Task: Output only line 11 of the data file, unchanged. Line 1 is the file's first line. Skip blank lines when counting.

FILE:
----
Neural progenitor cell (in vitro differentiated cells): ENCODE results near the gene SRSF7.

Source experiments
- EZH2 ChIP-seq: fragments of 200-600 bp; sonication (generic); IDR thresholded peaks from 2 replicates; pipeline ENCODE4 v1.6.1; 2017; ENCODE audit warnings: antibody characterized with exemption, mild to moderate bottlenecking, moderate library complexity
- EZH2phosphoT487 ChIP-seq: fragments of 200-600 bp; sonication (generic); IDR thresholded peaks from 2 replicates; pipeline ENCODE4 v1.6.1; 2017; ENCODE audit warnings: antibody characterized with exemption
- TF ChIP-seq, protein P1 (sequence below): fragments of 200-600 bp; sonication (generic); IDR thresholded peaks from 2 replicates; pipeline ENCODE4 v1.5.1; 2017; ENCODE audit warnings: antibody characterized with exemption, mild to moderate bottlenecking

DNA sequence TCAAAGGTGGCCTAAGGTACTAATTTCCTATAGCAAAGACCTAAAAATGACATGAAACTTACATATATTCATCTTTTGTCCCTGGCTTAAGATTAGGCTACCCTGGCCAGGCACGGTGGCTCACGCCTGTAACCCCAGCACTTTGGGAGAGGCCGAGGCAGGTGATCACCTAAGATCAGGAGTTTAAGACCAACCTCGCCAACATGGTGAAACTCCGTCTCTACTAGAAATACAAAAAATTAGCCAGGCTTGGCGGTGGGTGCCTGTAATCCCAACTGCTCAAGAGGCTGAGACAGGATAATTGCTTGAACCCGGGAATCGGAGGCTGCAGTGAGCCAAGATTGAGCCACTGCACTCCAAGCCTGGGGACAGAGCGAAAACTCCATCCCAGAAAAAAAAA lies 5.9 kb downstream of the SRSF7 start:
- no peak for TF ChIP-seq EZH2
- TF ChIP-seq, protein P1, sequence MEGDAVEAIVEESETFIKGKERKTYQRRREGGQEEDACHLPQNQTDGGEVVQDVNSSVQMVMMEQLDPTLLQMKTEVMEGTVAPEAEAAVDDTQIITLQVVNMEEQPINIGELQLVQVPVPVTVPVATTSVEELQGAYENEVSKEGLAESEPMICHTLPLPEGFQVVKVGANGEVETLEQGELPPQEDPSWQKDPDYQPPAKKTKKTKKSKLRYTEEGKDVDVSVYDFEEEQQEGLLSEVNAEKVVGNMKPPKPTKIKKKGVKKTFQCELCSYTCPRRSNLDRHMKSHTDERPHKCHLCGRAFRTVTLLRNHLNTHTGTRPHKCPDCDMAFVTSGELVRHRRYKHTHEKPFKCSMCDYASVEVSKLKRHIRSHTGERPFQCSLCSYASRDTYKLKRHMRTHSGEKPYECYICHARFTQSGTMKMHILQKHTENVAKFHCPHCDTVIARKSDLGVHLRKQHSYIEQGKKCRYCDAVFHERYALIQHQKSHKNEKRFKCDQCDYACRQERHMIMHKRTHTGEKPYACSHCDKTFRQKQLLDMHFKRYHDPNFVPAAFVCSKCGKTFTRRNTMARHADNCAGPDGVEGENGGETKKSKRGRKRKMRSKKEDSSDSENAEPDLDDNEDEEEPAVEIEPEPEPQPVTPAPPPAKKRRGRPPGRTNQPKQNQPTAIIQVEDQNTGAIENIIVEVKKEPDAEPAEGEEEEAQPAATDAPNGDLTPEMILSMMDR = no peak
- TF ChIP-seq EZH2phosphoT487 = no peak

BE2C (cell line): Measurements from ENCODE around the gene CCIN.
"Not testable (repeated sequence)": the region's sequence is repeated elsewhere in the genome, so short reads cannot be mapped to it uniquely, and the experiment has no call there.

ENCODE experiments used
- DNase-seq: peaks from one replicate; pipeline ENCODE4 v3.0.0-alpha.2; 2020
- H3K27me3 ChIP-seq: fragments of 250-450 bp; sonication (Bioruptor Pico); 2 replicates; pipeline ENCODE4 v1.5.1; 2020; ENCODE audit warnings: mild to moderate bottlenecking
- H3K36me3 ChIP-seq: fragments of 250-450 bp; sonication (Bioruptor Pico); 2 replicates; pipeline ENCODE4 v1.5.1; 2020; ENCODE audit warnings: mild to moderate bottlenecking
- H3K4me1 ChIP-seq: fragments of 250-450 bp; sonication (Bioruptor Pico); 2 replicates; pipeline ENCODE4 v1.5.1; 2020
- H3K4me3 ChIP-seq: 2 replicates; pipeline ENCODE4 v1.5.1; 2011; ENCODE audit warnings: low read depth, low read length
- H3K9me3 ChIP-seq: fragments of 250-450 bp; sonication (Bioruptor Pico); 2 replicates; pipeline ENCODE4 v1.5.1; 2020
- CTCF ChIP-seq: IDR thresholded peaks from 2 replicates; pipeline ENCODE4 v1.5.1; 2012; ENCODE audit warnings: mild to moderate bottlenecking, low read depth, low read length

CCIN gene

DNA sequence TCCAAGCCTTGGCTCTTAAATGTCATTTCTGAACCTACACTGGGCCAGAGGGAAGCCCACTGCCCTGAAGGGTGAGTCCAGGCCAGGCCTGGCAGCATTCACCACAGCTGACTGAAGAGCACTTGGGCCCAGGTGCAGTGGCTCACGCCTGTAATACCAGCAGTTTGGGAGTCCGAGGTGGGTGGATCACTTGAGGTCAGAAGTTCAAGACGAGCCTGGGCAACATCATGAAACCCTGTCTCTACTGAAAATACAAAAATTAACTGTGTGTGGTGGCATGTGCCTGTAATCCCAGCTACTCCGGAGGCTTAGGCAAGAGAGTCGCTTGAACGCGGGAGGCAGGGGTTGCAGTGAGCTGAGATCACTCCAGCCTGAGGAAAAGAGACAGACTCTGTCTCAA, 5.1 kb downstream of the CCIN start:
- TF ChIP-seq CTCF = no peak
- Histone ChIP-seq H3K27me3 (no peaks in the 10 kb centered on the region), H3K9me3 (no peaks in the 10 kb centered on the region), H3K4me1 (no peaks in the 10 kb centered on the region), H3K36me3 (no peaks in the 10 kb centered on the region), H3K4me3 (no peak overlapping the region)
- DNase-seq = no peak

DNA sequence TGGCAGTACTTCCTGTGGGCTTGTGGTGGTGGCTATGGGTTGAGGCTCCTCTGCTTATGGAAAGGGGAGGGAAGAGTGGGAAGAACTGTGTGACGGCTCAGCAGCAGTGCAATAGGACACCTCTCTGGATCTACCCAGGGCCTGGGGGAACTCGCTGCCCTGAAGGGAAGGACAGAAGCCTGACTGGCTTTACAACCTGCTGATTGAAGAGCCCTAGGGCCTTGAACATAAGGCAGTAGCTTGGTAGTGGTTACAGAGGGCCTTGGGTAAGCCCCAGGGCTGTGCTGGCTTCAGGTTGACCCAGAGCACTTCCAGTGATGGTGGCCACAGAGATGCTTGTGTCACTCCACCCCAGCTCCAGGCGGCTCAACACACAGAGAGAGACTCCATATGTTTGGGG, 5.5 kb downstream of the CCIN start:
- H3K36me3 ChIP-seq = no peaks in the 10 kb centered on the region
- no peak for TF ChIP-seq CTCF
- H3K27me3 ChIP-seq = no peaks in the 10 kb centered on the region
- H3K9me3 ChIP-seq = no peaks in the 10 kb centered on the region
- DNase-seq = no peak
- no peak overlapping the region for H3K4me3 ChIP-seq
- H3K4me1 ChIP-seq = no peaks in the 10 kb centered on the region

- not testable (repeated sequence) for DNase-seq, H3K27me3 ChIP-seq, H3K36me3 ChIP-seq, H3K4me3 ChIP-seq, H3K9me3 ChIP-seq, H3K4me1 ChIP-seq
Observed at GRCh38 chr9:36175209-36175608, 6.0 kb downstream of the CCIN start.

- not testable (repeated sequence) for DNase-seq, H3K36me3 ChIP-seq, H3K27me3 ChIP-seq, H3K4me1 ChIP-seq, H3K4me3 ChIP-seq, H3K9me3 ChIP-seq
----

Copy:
"Not testable (repeated sequence)": the region's sequence is repeated elsewhere in the genome, so short reads cannot be mapped to it uniquely, and the experiment has no call there.